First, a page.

Gel Injections for Knee Arthritis Pain

Gel injections are one of the types of pain relieving injections that Westchester Sport and Spine performs for arthritis, mostly in the knees but, we’ve done them occasionally in shoulders, ankles and in the hip.

Gel injections are really hyaluronic acid which is a normal part of a normal joint that helps to lubricate the joint.

When you have arthritis the levels of that lubricant, of the hyaluronic acid, is decreased. So what we do is inject this gel into the joint and it acts as a lubricant between the bone. That helps 85 percent of people for an average of six months.

Gel injections help 85% of people for an average of 6 months.

– Dr. Rick Weinstein, Westchester Sport and Spine

I’ve had patients I’ve done these injections on and they’ve held for up to two years. In my office the way I do these injections is using ultrasound which helps to ensure that we’re getting into the joint. There’s been a couple of studies that show if you don’t use ultrasound, you’re much less likely to get it into the joint.

So, ultrasound helps to improve the chances that the injection is going where it’s supposed to go.

What If I Don’t Improve With Injections

People who don’t improve with the injections, and I should add that we try physical therapy for most people and almost everyone does get some improvement with physical therapy.

I’ve even had success with people with severe arthritis who go to physical therapy and are much improved afterward. I’m always surprised that there are some other doctors out there, even some other orthopedists and some other specialists like myself, who don’t send patients to therapy and tell him immediately you need surgery.

I think that’s a mistake.

If you try physical therapy, it helps. If you try injections, it helps. And if you can avoid surgery you’re better off.

The patients who don’t get better with the therapy and the different kinds of injections, then it’s time to consider surgery.

And the main surgery for arthritis is joint replacement surgery. And that’s extremely successful. And that surgery is done by basically cutting off the arthritis and replacing it with either metal or plastic. So surfaces are not grinding against each other.

Understanding Arthritis Pain

When someone has arthritis it’s important to understand that the cartilage on the end of the bone actually doesn’t have any nerve endings. It’s the bone underneath it or the cells around the joint. So when someone has arthritis they’re getting swelling in the knee and the bone underneath the cartilage could be getting the pressure.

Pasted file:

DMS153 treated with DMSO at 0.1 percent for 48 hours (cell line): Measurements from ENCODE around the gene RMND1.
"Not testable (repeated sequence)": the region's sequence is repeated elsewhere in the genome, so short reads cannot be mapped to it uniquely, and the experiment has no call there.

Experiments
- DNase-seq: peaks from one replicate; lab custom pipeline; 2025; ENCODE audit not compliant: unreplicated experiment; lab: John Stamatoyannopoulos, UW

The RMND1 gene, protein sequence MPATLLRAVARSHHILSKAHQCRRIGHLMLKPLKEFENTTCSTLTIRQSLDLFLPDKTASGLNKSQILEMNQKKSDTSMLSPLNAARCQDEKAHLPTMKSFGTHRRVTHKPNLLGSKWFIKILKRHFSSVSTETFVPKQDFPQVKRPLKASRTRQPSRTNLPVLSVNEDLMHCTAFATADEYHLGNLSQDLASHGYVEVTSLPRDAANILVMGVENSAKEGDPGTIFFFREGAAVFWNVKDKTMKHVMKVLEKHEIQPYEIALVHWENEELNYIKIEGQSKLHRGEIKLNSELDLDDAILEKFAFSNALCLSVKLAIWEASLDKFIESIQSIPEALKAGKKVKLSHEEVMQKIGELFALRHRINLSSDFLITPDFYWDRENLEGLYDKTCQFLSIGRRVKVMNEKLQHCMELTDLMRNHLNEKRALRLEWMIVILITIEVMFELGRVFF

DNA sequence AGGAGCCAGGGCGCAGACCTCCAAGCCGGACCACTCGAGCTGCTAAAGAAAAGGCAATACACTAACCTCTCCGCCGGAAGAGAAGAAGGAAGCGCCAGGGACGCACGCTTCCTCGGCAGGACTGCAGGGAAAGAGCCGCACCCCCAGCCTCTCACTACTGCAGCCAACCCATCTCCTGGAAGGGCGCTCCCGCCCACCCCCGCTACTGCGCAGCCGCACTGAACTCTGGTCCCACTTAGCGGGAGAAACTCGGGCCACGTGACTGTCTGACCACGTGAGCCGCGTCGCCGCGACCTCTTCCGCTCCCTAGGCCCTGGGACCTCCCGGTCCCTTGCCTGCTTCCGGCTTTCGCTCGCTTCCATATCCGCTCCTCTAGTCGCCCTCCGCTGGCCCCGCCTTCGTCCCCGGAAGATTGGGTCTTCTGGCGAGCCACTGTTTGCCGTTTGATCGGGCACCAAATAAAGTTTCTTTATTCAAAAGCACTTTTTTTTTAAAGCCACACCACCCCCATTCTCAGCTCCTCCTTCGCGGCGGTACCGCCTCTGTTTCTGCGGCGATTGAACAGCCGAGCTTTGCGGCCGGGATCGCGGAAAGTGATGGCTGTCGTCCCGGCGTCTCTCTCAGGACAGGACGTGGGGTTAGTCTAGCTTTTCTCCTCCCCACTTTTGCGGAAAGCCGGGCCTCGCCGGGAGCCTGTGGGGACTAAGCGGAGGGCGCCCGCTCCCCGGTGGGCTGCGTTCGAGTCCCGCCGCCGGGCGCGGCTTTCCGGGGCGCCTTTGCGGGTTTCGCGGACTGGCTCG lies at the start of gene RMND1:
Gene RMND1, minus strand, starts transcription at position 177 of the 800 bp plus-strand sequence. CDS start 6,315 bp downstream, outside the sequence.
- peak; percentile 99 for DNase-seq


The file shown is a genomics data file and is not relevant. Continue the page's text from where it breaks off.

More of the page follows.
The pressure is what’s causing the arthritis pain. So if someone has mild arthritis they may have no pain at all. I’ve even had some patients that have significant arthritis in a joint and they’re not really having that much pain. I have some patients who have mild arthritis and have severe pain.

Part of it is how you’re dealing with the pain and part of it is how the nerves are exposed inside that joint.

Using Anti-Inflammatories For Arthritis Pain

There are anti inflammatories including over-the-counter medicines such as Aleve or naproxen, ibuprofen, Motrin, which are somewhat effective. Tylenol is not very effective for arthritis pain but people can try that also to see if it works for them. Usually by the time someone comes to see me, they’ve already tried some anti-inflammatory medication.

When the pain is really severe I may (rarely) prescribe a stronger medicine, but that’s just for the short term only. People should not be depending on these pain medications to fix their arthritis.

The pain should not be that bad that they need a narcotic, but on occasion they might for a short term. We don’t recommend prescribing too much pain medication.

When Conservative Treatment Fails

When people have arthritis and conservative treatment fails, and by that I mean physical therapy, exercises, injections, then it’s time to consider surgery.

One of my patients has done therapy for her hip and she was not getting better. But when I went specifically saw what she was doing, they were not doing any real exercise for her hip. They just told her to go exercise on her own and weren’t supervising her. So I don’t think she failed physical therapy.

I sent her to a physical therapist that I know is excellent and if she is still not getting better then I would talk about more aggressive treatment such as surgery.

But until someone gets real good physical therapy it’s not right to say go get surgery.

Don’t Delay Treatment

If you have something catching or rubbing inside the knee and you don’t deal with it, it can make things worse. A patient with a loose piece of arthritis bone or cartilage floating inside the knee can cause more damage. You absolutely want to get that diagnosed.

The worst thing is when patients start to lose motion in a joint and then they are not getting that motion back. Oftentimes physical therapy and anti-inflammatories get that motion back, but if you don’t, you don’t want to live like that because you may never get it back including after having surgery.

If you’re starting to lose motion and the pain is getting bad, you really need to see your orthopedic specialist as soon as possible.

Don’t blow it off because otherwise you’re going to have severe loss of motion of that joint.

Contact us today if you have any concerns about arthritis pain.


Dr. Rick Weinstein, MD, MBA is an orthopedic surgeon specializing in sports medicine. He is the Director of Orthopedic Surgery at Westchester Sport and Spine and has subspecialty training in knee and shoulder surgery, including minimally invasive surgery and arthroscopy. Dr. Weinstein is a Board Examiner for the American Board of Orthopedic Surgeons, determining certification for other orthopedic surgeons.